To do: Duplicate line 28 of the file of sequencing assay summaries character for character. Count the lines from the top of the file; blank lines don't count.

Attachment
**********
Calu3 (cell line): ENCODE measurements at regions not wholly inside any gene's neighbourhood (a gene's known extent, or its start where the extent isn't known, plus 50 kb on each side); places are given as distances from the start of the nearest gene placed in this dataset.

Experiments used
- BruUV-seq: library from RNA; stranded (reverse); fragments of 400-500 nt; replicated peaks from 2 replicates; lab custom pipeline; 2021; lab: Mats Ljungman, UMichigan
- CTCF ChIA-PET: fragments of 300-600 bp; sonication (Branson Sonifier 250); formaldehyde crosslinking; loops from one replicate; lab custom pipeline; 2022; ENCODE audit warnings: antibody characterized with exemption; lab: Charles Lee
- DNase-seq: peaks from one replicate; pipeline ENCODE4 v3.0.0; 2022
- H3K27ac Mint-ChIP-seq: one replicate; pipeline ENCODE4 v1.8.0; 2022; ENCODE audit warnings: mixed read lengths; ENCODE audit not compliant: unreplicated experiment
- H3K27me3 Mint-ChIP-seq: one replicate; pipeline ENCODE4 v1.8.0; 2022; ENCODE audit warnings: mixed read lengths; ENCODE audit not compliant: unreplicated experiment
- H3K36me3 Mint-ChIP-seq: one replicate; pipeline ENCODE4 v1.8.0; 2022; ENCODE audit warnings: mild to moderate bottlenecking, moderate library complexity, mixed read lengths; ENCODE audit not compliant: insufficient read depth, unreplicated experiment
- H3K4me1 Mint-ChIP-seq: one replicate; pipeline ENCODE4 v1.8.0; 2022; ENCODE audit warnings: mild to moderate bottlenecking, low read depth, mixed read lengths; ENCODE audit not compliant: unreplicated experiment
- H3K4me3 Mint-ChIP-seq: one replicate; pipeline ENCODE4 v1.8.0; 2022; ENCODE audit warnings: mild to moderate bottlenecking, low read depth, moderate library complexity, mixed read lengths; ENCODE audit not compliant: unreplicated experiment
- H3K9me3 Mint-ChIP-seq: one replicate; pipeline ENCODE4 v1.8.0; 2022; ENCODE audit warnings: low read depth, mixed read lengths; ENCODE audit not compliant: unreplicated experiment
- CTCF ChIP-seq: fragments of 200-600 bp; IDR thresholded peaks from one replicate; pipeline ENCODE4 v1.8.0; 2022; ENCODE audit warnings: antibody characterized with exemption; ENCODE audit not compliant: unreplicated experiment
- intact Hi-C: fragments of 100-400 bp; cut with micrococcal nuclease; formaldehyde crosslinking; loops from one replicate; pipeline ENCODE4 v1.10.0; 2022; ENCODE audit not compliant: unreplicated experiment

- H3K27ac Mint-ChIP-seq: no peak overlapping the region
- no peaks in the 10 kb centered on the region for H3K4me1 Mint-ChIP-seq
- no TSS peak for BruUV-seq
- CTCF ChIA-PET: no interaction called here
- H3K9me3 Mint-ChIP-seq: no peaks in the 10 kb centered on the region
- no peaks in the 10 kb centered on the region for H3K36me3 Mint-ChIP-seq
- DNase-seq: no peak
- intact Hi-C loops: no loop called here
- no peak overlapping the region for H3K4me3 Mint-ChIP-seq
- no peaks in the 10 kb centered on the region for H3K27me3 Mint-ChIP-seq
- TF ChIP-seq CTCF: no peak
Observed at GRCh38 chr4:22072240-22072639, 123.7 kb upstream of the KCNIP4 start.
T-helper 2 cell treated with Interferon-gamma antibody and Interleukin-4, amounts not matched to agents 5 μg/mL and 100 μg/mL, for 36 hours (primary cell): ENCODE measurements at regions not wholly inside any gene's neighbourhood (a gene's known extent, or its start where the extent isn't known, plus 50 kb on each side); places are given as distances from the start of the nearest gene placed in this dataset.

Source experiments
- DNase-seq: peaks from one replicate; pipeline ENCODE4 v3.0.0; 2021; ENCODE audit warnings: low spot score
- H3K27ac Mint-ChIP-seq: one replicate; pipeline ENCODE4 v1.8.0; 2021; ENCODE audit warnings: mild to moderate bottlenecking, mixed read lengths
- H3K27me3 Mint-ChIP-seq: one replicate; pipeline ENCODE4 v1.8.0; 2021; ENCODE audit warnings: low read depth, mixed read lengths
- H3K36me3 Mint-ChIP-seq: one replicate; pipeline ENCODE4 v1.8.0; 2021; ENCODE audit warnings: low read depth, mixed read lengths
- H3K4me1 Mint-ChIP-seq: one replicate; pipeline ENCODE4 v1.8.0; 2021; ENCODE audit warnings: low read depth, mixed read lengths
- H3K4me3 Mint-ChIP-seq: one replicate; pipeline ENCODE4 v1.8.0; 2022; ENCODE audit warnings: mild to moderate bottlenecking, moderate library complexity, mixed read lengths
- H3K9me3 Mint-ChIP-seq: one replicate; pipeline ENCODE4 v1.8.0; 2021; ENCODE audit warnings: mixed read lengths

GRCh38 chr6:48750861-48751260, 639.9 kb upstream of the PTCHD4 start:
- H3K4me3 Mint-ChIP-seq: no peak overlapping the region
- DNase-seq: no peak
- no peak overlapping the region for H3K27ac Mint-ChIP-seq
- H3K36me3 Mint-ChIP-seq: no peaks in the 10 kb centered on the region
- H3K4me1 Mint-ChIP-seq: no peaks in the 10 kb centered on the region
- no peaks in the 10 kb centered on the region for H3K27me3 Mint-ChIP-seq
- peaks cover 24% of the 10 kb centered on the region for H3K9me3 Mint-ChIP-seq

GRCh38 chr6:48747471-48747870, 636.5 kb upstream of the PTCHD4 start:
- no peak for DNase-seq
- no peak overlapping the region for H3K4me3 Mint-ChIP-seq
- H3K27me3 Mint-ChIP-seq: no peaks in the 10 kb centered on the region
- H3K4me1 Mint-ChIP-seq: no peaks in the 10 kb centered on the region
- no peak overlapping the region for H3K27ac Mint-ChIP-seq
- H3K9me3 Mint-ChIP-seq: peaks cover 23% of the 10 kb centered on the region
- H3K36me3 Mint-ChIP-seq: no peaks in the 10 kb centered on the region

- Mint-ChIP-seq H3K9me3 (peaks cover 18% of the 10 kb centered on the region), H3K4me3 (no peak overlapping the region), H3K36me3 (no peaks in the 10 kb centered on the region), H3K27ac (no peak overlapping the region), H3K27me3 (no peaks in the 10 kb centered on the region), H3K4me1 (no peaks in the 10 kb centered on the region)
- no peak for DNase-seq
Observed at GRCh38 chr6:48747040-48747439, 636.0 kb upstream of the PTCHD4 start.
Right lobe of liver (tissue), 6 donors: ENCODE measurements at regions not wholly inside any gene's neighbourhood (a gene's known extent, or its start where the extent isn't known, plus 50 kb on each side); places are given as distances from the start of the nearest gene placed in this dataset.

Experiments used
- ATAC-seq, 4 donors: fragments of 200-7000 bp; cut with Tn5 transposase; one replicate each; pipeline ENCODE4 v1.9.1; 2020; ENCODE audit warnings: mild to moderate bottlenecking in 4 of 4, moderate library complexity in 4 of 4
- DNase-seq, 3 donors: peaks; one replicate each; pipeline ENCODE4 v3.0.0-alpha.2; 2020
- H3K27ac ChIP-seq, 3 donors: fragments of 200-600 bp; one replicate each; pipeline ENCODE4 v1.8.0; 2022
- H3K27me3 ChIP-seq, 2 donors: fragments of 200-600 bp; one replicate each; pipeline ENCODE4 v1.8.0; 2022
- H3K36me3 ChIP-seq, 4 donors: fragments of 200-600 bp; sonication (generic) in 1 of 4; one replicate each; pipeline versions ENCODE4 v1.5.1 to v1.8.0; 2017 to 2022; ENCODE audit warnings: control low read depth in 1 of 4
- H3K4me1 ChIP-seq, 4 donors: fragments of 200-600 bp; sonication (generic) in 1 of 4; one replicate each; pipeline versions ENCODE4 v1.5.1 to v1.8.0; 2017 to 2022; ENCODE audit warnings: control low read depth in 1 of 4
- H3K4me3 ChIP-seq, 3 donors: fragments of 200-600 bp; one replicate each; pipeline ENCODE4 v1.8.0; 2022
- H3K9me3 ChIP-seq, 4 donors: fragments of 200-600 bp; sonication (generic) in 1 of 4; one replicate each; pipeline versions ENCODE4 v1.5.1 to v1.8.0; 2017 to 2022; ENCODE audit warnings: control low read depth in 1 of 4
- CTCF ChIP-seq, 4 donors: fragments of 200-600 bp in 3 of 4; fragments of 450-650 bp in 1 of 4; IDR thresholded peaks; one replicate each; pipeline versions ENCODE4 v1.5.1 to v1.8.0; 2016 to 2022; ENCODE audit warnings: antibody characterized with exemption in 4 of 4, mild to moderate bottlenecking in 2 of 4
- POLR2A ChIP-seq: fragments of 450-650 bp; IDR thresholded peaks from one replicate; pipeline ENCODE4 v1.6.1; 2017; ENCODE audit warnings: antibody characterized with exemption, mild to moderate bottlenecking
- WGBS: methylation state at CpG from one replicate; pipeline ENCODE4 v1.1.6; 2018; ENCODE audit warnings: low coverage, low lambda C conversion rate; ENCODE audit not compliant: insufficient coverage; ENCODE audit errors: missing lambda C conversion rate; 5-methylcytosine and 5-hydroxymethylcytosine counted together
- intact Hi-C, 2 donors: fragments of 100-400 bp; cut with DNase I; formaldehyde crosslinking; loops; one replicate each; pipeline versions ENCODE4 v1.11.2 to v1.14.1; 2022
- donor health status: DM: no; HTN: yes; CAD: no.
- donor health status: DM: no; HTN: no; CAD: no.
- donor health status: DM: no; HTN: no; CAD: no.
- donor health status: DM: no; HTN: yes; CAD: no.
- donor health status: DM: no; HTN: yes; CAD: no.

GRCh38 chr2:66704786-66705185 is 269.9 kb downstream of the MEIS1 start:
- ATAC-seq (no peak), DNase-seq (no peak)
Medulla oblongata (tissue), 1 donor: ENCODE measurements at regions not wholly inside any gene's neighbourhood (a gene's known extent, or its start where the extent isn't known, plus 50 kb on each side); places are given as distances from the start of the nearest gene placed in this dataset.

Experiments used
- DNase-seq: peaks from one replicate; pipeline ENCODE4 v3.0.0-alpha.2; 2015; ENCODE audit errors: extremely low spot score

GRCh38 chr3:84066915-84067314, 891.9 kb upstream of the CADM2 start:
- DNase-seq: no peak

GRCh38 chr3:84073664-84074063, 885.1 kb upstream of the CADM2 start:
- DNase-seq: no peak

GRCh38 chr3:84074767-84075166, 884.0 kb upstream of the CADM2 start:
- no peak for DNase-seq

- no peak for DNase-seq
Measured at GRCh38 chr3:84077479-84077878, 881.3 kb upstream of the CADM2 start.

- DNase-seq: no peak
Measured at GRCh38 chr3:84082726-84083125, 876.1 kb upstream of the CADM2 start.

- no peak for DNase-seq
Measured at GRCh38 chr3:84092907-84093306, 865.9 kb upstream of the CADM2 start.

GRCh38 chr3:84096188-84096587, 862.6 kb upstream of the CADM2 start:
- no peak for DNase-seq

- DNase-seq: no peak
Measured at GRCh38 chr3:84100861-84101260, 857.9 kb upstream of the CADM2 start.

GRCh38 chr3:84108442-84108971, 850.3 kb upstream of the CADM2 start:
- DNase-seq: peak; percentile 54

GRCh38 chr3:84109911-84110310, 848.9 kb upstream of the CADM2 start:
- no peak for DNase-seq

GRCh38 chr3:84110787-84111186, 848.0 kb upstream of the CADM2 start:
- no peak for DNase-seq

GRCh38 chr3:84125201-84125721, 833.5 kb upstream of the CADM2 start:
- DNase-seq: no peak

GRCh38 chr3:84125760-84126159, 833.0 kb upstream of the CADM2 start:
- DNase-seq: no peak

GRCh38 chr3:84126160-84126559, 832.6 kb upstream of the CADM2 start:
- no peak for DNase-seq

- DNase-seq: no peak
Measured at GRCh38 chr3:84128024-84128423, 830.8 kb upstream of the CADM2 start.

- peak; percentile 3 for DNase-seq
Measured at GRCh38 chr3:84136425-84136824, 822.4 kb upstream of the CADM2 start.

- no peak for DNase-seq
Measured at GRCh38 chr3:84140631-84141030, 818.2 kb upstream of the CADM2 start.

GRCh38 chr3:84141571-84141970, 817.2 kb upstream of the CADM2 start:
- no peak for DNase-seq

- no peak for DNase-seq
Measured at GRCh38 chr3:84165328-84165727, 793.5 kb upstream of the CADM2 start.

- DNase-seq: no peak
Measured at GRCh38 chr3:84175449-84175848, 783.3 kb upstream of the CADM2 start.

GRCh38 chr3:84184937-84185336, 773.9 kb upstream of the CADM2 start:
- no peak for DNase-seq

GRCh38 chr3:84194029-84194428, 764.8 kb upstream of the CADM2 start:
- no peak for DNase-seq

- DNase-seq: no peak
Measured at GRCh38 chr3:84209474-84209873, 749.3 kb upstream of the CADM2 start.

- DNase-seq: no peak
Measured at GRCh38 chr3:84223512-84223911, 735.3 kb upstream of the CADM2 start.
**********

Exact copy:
- DNase-seq: peaks from one replicate; pipeline ENCODE4 v3.0.0; 2021; ENCODE audit warnings: low spot score